Who’s grabbing you by the scruff of your neck when you need saving? Are there people, agencies, programs that are your safety net? How will you push your personal boundaries knowing you have back up?

Facing a challenge in your life?  Looking for education, support, and inspiration?  Visit http://www.survivingstrong.com

Want to experience how art heals the body, mind, and spirit?  Visit http://www.timetolivecreatively.com

Read Full Post »

We hear a lot about mindfulness and engaging in the practice of mindfulness, but have you seen the impact for yourself? We’re told over and over that mindfulness is the key to inner peace, allowing us to focus on what’s important. If you’re one of the skeptics allow me to share my most recent finding.

A couple of weeks ago I spoke about the importance of meditation as outlined by Dan Harris in 10% Happier. Harris had a panic attack while reporting on Good Morning America. After much soul searching, psychiatrist visits, and retreats he concluded that meditation is the one thing that brings him to center and has improved his life.

I’m a seeker. I love learning new things, exploring the things that capture my attention, and expand what I think is possible. I look for reporters that are covering topics we would like to breeze by because they make us uncomfortable. Lisa Ling is one of those reporters. Ling’s show Our America with Lisa Ling, airs on OWN (the Oprah Winfrey Network), tackles tough issues that we grapple with every day. Her latest show was about Attention Deficit Hyperactivity Disorder (ADHD).

There are fifteen million people in the United States diagnosed with ADHD, most of them children. It’s disruptive to the lives of the children and their families. It leaves school systems feeling helpless and at odds with how to provide an education to these kids without interfering with their regular school programs. The episode followed those who are taking medication, as many do, and a case where an alternative to medication was used.

Wilson, a child with ADHD and oppositional defiant disorder was struggling through school. Things got so bad that in the second grade he told his mother that if he had to go back to school he was going to commit suicide. Fortunately his mother, an educator, hired an education advocate and they found salvation at The Hunter School.

The Hunter School is a unique boarding and therapeutic school helping young children with ADHD, Anxiety, Sensory and related conditions(taken from their website, www.hunterschool.org). The first shift in perspective came from the administrator. She reframed ADHD as a diagnosis to calling these children Energetically Sensitive.  It shifted the cloud hanging over these kids to blue skies of hope.

The school is truly unique. The student teacher ratio is 1:3, unheard of in the American education system. The school takes a holistic approach, no medication. In its place the children are taught to meditate. They are guided in techniques to center themselves. If a child is disruptive in the classroom he or she is taken out of the class and brought to the mindful room where the student and the teacher work on refocusing, centering, and strategizing about ways to regain control.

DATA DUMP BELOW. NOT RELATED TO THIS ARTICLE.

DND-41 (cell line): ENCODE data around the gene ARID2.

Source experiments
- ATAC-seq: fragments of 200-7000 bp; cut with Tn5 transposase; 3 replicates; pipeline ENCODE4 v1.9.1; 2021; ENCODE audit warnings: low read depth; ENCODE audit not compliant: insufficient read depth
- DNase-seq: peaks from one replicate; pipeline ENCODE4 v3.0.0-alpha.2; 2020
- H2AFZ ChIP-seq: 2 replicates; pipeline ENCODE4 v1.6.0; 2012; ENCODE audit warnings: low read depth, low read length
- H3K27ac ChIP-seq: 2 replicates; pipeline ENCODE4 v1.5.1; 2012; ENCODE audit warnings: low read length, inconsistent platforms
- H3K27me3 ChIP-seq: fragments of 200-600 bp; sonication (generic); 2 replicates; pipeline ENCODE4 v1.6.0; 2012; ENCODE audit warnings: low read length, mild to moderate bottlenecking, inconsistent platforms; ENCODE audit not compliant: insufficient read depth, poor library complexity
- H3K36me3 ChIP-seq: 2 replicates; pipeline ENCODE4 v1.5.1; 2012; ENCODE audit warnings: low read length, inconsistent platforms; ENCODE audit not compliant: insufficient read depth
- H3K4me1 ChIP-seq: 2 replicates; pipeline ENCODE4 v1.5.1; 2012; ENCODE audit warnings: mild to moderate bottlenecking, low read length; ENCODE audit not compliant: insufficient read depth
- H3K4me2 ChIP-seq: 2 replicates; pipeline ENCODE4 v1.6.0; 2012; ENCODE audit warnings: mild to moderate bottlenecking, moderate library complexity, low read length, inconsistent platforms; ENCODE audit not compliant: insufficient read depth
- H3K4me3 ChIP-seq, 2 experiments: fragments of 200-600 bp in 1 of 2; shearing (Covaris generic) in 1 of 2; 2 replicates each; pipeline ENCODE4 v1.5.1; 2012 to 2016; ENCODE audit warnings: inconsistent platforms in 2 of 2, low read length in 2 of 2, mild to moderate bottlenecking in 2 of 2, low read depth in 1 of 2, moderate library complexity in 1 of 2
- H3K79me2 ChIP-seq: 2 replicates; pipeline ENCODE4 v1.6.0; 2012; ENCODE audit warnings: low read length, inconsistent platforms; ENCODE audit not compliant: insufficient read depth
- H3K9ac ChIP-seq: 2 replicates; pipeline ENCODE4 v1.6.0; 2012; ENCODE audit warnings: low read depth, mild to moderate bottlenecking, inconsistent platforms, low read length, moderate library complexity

Wilson, the student I spoke about earlier is thriving. He lives at the school during the week. His life has totally changed. He feels re-invented. He’s learned to structure his life so it’s manageable. He is renewed body, mind, and spirit. He eloquently discusses his new lease on life.

I understand that not every child has access to an educational institution like The Hunter School, but the school model is one we need to explore. The next question is if it works for kids, what could the impact be for adults. Dan Harris talks about the impact of going on a ten-day silent retreat and other meditation revelations.

I’m not saying that mindfulness is a cure for everything, but explore it. If you’re feeling anxious, depressed, angry or simply out-of-sorts, explore the impact of mindfulness. As always I’m not saying this is the definitive answer. You should always consult with a therapist, coach, or spiritual director to explore your options so your choices are made with informed consent.

Facing Adversity?  Diagnosed with a chronic or life-threatening illness?  Looking for education, support, and inspiration?  Visit http://www.survivingstrong.com

Exploring how Art impacts healing the body, mind, and spirit?  Visit http://www.timetolivecreatively.com

Read Full Post »

Legends, those people in our lives that blazed a trail before us.   These are the people whose work, ideas, and personhood, inspire us. They are the people whose shoulders we stand on. How do you know who the legends are in your life? The legends in your life are the people you make reference to on a continual basis. They are the people who let you now the path may be hard, but it’s worth it.